Ninth-graders learn about non-traditional careers

AMORY – Work ethic was a word stressed often at the non-traditional career program for ninth-graders at Amory High School on Feb. 19.

ALICE ORTIZ/MONROE JOURNAL NON-TRADITIONAL CAREERS - Amory School District Child Nutrition Director Steve Stockton, right, talks to Amory High School ninth-graders, Bryson Wigginton, Claire Carson, Sharquesia Hudson and Marcus Glenn, after the non-traditional program.

ALICE ORTIZ/MONROE JOURNAL
NON-TRADITIONAL CAREERS – Amory School District Child Nutrition Director Steve Stockton, right, talks to Amory High School ninth-graders, Bryson Wigginton, Claire Carson, Sharquesia Hudson and Marcus Glenn, after the non-traditional program.

Amory School District Child Nutrition Director Steve Stockton served as speaker.  He told how the number one priority when searching for a job is work ethnic.  Employers are looking for employees who are eager to work, punctual for work, do their work in a timely manner and are interested in their job.
“Try to do your very best in whatever you do and you will be successful,” Stockton said.
He shared how his parents had always cooked and had a catering business where he helpd. Stockton then decided to leave marketing and come home and help with the catering business.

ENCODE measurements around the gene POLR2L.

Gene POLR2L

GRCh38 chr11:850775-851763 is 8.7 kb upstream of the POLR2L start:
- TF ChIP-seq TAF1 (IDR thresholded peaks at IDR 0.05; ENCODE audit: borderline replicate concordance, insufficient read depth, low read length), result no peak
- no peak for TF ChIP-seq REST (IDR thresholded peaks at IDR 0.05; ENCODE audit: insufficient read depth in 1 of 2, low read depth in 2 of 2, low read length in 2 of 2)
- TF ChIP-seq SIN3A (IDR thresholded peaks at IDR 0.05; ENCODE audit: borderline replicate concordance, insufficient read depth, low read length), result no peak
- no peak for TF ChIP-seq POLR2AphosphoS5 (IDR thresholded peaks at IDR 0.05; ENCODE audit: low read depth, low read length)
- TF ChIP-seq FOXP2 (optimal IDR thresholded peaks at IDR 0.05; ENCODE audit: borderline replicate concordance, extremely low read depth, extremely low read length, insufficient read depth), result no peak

“I had sold my catering business when the superintendent called and said he didn’t have a food director. I told him I’d give it a shot and fill in until they got somebody. That was 18 years ago,” Stockton said.
Stockton said he had never seen a man in the position before, but today there are 25 men in child nutrition in the state. He said salaries in that area now made it a career where men could make a living.
He also said that those who were interested in some area of coaching could also get into nutrition. In Mississippi, there are five child nutrition directors who are also coaches.
The students were told the importance of grades in getting acceptance into vocational programs at Amory High School.
“I want to encourage you to check out the culinary arts program. You get the skills and certification necessary to work in any restaurant. It will open doors for you. A job in a restaurant can help pay for your college,” Stockton said.
Career & Technical Center counselor Stella Smith told the ninth-graders their class was the first one at AHS that would need the Individual Career Academic Plan (ICAP) for graduation.
ICAP assists students in developing and maintaining a personalized post-secondary plan that ensures readiness for post-secondary and workforce success.  An ICAP should be designed to assist a student and his or her parent or legal guardian in exploring the post-secondary career and educational opportunities available to the student, aligning course work and curriculum, applying to post-secondary education institutions, securing financial aid and ultimately entering the workforce.
“There are lots of opportunities for all of you. It is important to build a relationship with your teacher. That will benefit you through your school years,” Stockton said.